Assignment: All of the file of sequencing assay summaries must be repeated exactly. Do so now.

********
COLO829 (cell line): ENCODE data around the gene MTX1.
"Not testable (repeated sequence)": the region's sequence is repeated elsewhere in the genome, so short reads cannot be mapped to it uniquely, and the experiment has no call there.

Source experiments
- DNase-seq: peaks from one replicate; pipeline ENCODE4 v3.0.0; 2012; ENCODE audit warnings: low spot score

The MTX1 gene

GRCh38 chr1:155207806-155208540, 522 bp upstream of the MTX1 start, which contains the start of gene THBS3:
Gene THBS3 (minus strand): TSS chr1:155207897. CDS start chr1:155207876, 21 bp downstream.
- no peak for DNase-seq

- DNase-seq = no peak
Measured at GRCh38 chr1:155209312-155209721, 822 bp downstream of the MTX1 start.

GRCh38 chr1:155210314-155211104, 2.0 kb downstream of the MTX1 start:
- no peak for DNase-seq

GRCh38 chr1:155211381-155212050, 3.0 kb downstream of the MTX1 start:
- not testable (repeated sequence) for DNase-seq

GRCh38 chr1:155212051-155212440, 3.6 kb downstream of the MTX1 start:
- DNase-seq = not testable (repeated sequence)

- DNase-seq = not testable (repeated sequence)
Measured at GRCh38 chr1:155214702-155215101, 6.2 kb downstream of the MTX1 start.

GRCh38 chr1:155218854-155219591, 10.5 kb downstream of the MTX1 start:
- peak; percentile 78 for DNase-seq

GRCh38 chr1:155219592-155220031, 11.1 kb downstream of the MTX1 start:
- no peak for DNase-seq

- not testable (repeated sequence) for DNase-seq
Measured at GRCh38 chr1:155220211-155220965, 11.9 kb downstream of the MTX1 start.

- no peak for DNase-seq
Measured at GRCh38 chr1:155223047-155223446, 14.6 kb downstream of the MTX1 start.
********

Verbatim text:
COLO829 (cell line): ENCODE data around the gene MTX1.
"Not testable (repeated sequence)": the region's sequence is repeated elsewhere in the genome, so short reads cannot be mapped to it uniquely, and the experiment has no call there.

Source experiments
- DNase-seq: peaks from one replicate; pipeline ENCODE4 v3.0.0; 2012; ENCODE audit warnings: low spot score

The MTX1 gene

GRCh38 chr1:155207806-155208540, 522 bp upstream of the MTX1 start, which contains the start of gene THBS3:
Gene THBS3 (minus strand): TSS chr1:155207897. CDS start chr1:155207876, 21 bp downstream.
- no peak for DNase-seq

- DNase-seq = no peak
Measured at GRCh38 chr1:155209312-155209721, 822 bp downstream of the MTX1 start.

GRCh38 chr1:155210314-155211104, 2.0 kb downstream of the MTX1 start:
- no peak for DNase-seq

GRCh38 chr1:155211381-155212050, 3.0 kb downstream of the MTX1 start:
- not testable (repeated sequence) for DNase-seq

GRCh38 chr1:155212051-155212440, 3.6 kb downstream of the MTX1 start:
- DNase-seq = not testable (repeated sequence)

- DNase-seq = not testable (repeated sequence)
Measured at GRCh38 chr1:155214702-155215101, 6.2 kb downstream of the MTX1 start.

GRCh38 chr1:155218854-155219591, 10.5 kb downstream of the MTX1 start:
- peak; percentile 78 for DNase-seq

GRCh38 chr1:155219592-155220031, 11.1 kb downstream of the MTX1 start:
- no peak for DNase-seq

- not testable (repeated sequence) for DNase-seq
Measured at GRCh38 chr1:155220211-155220965, 11.9 kb downstream of the MTX1 start.

- no peak for DNase-seq
Measured at GRCh38 chr1:155223047-155223446, 14.6 kb downstream of the MTX1 start.